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Research at St Andrews

Daniel Martyn Knight


Daniel Martyn Knight
Postal address:
School of Philosophical
Anthropological & Film Studies
(Social Anthropology)
71 North Street, St Andrews
United Kingdom


Direct phone: +44 (0)1334 462985

Research overview


2021    Vertiginous Life: An Anthropology of Time and the Unforeseen. Oxford: Berghahn.

2019    The Anthropology of the Future. Cambridge: Cambridge University Press. (co-authored with Rebecca Bryant)

2017    Ethnographies of Austerity. London: Routledge. ([with new Afterword], co-edited with Charles Stewart)

2015    History, Time, and Economic Crisis in Central Greece. New York: Palgrave Macmillan.

Edited Journal Collections

2020    Emptiness. Cultural Anthropology, Theorizing the Contemporary (with Dace Dzenovska)

2019    Orientations to the Future. American Ethnologist. (with Rebecca Bryant)

2017    Alternatives to Austerity. Anthropology Today 33(5). (with Laura Bear)

2016    Ethnographies of Austerity: Temporality, Crisis and Affect in Southern Europe. History and Anthropology 27(1). (with Charles Stewart)


Dr Daniel M. Knight is Reader in the Department of Social Anthropology and Director of the Centre for Cosmopolitan Studies at the University of St Andrews. He has held positions at the London School of Economics and Political Science and Durham University and collaborates closely with the British School at Athens. He holds a PhD in Anthropology from Durham University and a BA from University of Wales, Lampeter.

Daniel has conducted ethnographic research in Thessaly, central Greece, since 2003, writing on the economic crisis, time and temporality, neoliberalism and neocolonialism, and renewable energy. His first book, “History, Time, and Economic Crisis in Central Greece” (Palgrave, 2015) explores how moments of the past are intricately woven together and embodied during eras of social upheaval. Turning his attention from the past to the future, Daniel is co-author of “The Anthropology of the Future” (Cambridge University Press, 2019), where he presents the concept of ‘orientations’ as a way to study the indefinite teleologies of everyday life. His most recent monograph, Vertiginous Life: An Anthropology of Time and the Unforeseen (Berghahn, 2021) presents a theory of temporal vertigo and associated affects induced by a period of chronic crisis in Greece.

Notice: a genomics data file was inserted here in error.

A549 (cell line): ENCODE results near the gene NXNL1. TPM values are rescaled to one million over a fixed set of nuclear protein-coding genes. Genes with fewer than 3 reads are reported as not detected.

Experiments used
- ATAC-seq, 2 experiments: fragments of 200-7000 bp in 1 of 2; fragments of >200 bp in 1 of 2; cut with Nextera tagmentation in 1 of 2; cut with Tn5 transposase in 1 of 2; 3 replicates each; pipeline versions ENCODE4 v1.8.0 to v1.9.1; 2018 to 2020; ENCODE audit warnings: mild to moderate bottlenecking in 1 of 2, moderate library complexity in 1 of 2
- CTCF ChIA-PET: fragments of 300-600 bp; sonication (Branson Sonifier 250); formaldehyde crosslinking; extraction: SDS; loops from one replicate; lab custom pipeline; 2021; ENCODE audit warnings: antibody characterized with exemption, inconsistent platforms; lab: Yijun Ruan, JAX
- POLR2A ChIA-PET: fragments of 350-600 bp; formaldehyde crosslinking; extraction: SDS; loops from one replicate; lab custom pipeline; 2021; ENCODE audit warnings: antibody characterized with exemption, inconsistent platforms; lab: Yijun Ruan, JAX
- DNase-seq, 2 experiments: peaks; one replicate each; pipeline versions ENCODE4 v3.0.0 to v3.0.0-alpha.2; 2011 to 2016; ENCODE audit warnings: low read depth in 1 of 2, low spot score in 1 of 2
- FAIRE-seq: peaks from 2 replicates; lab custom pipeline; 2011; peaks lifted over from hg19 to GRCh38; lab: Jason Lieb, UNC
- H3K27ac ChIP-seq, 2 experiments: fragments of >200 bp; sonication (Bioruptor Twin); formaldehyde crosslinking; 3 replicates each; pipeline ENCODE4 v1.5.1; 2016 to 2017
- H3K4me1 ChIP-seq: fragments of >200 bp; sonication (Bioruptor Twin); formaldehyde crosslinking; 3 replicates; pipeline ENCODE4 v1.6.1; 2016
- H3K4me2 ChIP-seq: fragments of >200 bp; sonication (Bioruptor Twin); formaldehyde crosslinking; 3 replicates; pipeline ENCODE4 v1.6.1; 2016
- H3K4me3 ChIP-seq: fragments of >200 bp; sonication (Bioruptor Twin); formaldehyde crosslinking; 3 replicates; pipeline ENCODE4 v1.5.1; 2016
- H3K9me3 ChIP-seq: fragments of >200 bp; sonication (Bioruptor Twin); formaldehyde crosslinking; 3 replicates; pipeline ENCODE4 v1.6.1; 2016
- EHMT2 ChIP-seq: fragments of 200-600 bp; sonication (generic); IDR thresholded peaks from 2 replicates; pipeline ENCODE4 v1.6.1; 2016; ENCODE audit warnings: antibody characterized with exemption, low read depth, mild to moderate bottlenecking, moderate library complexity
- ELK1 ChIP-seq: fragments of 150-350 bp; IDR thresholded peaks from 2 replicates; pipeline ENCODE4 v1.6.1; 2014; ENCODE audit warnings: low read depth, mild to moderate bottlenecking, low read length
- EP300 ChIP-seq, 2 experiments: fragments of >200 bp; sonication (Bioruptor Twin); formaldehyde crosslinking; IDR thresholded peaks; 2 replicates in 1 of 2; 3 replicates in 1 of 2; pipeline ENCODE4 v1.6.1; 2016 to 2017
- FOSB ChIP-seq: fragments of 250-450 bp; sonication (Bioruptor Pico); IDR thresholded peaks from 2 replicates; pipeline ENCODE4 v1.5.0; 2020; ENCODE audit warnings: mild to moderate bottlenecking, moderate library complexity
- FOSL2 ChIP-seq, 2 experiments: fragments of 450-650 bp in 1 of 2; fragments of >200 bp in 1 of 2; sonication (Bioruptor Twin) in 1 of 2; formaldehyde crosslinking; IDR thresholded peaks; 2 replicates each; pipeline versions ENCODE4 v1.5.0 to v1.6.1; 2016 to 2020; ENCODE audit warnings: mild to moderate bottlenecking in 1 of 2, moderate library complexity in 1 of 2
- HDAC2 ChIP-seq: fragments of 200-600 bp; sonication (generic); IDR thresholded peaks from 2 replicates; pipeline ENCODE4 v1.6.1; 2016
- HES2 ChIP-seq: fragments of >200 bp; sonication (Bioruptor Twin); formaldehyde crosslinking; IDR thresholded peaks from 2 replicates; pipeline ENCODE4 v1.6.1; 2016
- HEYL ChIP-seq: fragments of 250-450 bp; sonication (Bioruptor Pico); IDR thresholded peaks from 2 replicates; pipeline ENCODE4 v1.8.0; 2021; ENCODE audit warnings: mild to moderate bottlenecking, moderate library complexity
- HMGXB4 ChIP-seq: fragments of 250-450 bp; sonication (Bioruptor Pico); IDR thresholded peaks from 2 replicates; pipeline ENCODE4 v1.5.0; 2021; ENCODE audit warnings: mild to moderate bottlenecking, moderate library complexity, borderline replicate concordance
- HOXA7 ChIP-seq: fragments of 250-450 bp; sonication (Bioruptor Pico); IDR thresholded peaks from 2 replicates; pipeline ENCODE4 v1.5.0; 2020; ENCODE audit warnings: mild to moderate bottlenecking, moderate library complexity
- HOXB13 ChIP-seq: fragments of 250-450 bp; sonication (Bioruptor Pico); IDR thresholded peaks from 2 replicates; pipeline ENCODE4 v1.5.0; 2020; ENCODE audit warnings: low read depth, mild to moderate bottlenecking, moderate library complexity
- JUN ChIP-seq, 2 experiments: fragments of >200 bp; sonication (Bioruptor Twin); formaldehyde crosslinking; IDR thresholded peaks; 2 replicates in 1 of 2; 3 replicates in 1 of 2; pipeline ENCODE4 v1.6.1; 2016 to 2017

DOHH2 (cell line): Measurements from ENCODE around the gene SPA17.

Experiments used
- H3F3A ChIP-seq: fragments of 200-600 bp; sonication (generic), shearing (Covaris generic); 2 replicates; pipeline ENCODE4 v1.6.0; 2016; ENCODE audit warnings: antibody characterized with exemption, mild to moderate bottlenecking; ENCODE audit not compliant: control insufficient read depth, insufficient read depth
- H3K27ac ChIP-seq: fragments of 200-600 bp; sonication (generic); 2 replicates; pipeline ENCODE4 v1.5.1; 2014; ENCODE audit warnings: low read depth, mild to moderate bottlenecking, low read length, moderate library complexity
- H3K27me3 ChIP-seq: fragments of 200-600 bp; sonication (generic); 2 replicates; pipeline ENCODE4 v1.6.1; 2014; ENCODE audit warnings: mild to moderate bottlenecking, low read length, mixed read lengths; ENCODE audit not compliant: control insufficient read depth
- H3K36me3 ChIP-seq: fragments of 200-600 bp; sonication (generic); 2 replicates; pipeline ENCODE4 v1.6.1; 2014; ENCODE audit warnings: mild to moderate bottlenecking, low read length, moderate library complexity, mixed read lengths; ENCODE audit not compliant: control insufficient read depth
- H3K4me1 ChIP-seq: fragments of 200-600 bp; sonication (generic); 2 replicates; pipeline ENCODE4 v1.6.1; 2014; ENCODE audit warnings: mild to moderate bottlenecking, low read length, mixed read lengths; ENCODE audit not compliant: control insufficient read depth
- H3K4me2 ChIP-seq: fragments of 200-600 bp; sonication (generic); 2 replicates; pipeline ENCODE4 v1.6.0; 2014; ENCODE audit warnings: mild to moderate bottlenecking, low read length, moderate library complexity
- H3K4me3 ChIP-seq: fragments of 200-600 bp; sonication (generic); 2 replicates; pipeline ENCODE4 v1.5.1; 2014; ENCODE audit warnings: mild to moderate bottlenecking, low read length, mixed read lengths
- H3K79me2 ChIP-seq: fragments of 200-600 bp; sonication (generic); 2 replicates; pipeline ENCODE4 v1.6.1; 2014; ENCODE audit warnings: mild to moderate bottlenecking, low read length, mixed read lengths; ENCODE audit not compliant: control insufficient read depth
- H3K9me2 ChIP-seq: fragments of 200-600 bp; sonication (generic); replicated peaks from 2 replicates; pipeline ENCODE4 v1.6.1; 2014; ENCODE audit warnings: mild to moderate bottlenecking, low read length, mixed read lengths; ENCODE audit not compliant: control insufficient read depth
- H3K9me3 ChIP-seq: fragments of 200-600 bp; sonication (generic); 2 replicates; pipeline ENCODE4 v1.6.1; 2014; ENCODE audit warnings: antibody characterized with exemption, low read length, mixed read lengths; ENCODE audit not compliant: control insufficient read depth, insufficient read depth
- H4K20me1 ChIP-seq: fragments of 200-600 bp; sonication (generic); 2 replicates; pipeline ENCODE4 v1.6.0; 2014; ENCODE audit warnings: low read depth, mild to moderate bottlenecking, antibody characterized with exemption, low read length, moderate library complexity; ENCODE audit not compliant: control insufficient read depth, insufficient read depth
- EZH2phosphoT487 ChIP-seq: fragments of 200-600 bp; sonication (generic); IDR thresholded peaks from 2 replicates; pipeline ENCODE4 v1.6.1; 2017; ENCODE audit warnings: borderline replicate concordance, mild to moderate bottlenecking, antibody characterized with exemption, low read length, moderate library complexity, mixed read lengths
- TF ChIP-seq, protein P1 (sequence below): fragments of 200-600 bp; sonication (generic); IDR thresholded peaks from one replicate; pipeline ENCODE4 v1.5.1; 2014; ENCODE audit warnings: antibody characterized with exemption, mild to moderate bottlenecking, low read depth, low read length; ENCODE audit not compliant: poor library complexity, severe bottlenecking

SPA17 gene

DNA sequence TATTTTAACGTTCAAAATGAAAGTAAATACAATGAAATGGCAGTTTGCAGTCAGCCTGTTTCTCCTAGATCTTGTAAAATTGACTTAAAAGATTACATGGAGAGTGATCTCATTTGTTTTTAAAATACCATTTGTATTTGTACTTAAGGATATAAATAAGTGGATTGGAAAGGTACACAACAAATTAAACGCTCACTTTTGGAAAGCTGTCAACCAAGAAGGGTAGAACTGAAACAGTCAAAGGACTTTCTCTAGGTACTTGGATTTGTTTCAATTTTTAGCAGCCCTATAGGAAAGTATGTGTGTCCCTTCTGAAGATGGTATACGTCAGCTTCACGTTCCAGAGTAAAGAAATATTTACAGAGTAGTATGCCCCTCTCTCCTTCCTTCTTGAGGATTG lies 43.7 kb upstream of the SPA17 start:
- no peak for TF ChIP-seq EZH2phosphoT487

His recent Leverhulme Trust project focused on the temporal complexity of renewable energy initiatives in austerity Greece, addressing how economic uncertainty has created dynamic spaces for entrepreneurial opportunism while renewables are locally perceived as neo-colonial programs and new extractive economies. This research is currently being written-up as a monograph under the provisional title “Renewable Energy in the Age of Austerity”.

Daniel is co-editor of “Ethnographies of Austerity: Temporality, Crisis and Affect in Southern Europe” (Routledge, 2017) and has edited special collections on “Alternatives to Austerity”, “Orientations to the Future”, and "Emptiness". He is co-editor of “History and Anthropology” journal, an Associate of the Higher Education Academy, and his research has been funded by the ESRC, EPSRC, Leverhulme Trust, British Academy and National Bank of Greece.

Research Interests / Supervision Topics:

History and Anthropology, Economic Anthropology, Anthropology of the Future, Anthropology of Crisis, Time and Temporality, Renewable Energy and Sustainable Economic Development, Modern Greece, European (especially Balkan and Mediterranean) Anthropology, Michel Serres

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